A shift control signal is provided to switch 87 for left and right shifts. A left shift of a 36-bit word may be accomplished by subracting the desired left shift from 36 in subtracter 88 and performing a right shift of the difference. For example, a desired left shift of 4 may be effected by shifting the input bits right by 36 minus 4 or 32 places. Such an application is employed in copending application Ser. No. 562,317 filed Mar. 26, 1975.
The data alignment circuit in accordance with the present invention is operationally fast and has relatively low power requirements. The circuit lends itself to high density integration and is easily expandable. While the invention has been described with reference to specific embodiments, the description is illustrative and is not to be construed as limiting the invention. Various modifications and applications may occur to those skilled in the art without departing from the spirit and scope of the invention as defined by the appended claims.
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|Citing Patent||Filing date||Publication date||Applicant||Title|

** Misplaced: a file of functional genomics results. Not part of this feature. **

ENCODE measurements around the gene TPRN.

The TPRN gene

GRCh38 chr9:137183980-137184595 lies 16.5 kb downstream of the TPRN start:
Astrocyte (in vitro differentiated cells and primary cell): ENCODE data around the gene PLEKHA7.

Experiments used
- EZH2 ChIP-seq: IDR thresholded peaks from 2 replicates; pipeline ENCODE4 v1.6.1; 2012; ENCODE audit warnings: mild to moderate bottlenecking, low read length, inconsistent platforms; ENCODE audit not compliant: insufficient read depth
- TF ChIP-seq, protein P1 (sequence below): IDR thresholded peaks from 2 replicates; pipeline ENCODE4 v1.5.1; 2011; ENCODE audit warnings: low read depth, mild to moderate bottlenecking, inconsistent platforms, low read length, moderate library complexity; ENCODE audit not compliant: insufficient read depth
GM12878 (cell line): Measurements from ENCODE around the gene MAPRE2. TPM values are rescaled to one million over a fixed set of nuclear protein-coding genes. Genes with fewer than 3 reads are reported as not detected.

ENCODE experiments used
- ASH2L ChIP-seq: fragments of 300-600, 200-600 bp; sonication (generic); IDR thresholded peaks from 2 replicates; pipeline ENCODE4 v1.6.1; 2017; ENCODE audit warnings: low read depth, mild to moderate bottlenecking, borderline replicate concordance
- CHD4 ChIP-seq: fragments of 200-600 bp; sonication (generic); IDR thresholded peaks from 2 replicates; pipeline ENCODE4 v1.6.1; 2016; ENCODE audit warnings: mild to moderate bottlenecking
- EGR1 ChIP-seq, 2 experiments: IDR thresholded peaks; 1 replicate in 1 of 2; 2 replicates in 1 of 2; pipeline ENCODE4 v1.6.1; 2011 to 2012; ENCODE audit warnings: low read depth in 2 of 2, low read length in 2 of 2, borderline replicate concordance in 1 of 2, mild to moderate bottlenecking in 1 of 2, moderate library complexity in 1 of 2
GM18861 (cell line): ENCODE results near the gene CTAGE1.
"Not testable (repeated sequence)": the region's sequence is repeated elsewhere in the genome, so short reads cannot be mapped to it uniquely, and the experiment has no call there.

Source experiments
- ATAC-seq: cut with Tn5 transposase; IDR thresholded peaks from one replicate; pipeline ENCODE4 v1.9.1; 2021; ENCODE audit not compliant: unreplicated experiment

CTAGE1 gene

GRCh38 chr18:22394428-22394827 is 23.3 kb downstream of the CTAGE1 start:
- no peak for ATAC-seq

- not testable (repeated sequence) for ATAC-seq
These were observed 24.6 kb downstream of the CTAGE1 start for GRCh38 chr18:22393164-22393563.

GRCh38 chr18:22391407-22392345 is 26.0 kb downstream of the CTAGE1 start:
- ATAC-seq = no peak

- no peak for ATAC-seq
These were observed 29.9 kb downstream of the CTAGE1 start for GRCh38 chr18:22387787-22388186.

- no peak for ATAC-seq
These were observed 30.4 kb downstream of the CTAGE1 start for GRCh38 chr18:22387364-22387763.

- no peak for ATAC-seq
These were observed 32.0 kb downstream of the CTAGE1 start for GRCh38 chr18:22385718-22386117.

|US4162534 *||Jul 29, 1977||Jul 24, 1979||Burroughs Corporation||Parallel alignment network for d-ordered vector elements|
|US4631703 *||Apr 14, 1983||Dec 23, 1986||Tokyo Shibaura Denki Kabushiki Kaisha||Shift circuit for double word length data|
|US4992931 *||Dec 24, 1987||Feb 12, 1991||Kabushiki Kaisha Toshiba||Data alignment correction apparatus for properly formatting data structures for different computer architectures|
|US5489901 *||Feb 24, 1993||Feb 6, 1996||Sanyo Electric Co., Ltd.||Data input/output circuit for a digital signal processing system|